J. Raabe , Aug 15, 2003; 10:54 a.m.

Bob, Alex, Evan - I'll grant that. I COULD call them, I just figured I might start yelling at people, and I don't need to do that. I really do have way more images than I can scan & or print anyway. I would like those images, though.

I don't think they have any excuse, because they put up a website and it's not one that looks hastily done. The DR5 lab doesn't always respond right away, but they DO respond to email - I like them, they do good work.

Brainbubba Motornapkins , Aug 15, 2003; 01:57 p.m.

If the films were mine, I would definitely phone them. Ever consider the possibility that they never even received your film in the first place? How did you send it?

There are many, many companies out there that have a 'web presence' but absolutely do not 'get' the internet (including email), and do a terrible job of managing transactions and handling customers <cough>. Or they farm the job out to the cheapest bidders who don't give a rats ass about properly servicing their customers' customers.

Give them a call, ask if they received your film and if so, what stage is it at? If they screwed it up at the very least they should send replacement rolls, and throw in free processing.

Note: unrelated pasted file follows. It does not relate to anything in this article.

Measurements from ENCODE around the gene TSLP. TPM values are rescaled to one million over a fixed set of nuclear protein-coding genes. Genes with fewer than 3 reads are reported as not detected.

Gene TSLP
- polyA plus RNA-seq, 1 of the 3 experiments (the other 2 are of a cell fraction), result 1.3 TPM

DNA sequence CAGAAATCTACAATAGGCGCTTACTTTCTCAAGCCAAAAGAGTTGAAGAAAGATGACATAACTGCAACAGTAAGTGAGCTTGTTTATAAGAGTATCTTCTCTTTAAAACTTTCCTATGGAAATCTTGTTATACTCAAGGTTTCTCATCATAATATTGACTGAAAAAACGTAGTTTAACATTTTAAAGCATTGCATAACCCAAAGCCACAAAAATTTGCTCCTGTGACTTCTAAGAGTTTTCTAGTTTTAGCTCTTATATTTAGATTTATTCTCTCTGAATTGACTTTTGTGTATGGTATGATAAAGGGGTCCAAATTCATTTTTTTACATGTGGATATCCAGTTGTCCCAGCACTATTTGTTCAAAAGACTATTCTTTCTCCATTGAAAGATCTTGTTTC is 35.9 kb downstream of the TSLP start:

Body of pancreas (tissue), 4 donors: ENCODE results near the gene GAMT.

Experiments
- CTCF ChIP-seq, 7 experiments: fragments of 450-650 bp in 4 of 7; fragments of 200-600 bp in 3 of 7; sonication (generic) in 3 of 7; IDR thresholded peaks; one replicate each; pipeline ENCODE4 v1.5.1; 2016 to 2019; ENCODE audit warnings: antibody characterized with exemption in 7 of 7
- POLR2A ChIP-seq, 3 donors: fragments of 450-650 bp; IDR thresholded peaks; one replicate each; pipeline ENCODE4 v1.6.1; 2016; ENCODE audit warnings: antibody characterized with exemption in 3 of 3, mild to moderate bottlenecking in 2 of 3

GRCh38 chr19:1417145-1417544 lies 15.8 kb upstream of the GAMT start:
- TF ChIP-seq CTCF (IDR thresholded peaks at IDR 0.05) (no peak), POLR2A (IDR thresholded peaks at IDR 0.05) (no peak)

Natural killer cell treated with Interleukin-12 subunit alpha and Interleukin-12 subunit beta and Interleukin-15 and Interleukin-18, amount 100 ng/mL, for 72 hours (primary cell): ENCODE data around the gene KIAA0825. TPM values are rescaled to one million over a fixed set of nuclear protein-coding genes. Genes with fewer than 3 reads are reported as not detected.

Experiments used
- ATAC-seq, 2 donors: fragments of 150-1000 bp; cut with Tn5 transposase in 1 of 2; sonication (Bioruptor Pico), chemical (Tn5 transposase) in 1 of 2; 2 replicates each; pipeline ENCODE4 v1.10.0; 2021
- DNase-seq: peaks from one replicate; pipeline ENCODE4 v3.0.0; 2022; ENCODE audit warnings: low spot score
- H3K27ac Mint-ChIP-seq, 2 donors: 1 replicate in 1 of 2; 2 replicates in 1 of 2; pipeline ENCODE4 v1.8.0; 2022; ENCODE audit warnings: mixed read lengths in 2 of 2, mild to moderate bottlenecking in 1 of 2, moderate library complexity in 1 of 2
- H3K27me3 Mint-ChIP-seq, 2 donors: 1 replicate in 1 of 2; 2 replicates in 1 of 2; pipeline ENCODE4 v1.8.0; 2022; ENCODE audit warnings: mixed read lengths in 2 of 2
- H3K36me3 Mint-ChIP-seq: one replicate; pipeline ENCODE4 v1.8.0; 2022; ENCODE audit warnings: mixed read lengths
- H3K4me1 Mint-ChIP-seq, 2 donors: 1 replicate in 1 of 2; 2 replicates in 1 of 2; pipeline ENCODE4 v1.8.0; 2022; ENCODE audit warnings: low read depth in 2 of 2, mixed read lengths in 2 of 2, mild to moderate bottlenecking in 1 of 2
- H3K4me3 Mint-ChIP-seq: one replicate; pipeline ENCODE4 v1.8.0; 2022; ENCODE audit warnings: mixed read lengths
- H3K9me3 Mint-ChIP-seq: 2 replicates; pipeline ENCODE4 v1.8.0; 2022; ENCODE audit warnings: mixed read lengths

If they say they never received it, you are SOL. But if you don't call them you are definitely SOL, and you will never know who exactly is to blame: you, the courier, or them.

Eric Rose , Aug 15, 2003; 05:31 p.m.

Ok RADAR you've had plenty of time to call them since you got the number here. Have you? What did they say? If you haven't then I guess it's just not that important.

I think if the shots were that important to me I would have called them before I sent the rolls, just to make sure they still do the work and what it would cost me.

Donald Davis , Aug 17, 2003; 12:22 a.m.

While I have not lost any film, I did have the same experiences with regards to RMFL not answering emails. I agree that there is no excuse to not answer emails as it is bullcrap to expect people tp spend even more money in the form of long distance charges. I wanted to ask them things like current turnaround times with TechPan and Konica and Kodak B&W infrared films. Nothing... Oh well fools, you JUST lost a lot of business. I went to Images Photo, a black and white only lab, out of Tucson, AZ and have been really satisfied. They can print TechPan and IR films FAR BETTER than even RMFL ever could...and for less! I also use them now for standard B&W develop and print work. RMFL lost the ability to get about 100 dollars a month in business from me. All that because some fool was too lazy to send out a 3-5 minute email.

That is too bad as RMFL was just awesome about 12+ years ago. Being able to have them mix a batch of Microdol for several rolls of PanF or Plus-X was awesome. And their Exhibition weight fiber base enlargements just were gorgeous. That's ok as Images Photo does the same level of work with better prices.

RADAR, did you need the critical coloration of EIR exposed at ISO 100 and developed using the AR5 process? If not, you are aware that you can expose EIR at ISO 200 and use the common E6 process, albeit at the expense of higher saturation and contrast? Not trying to be patronizing. Just curious about it though.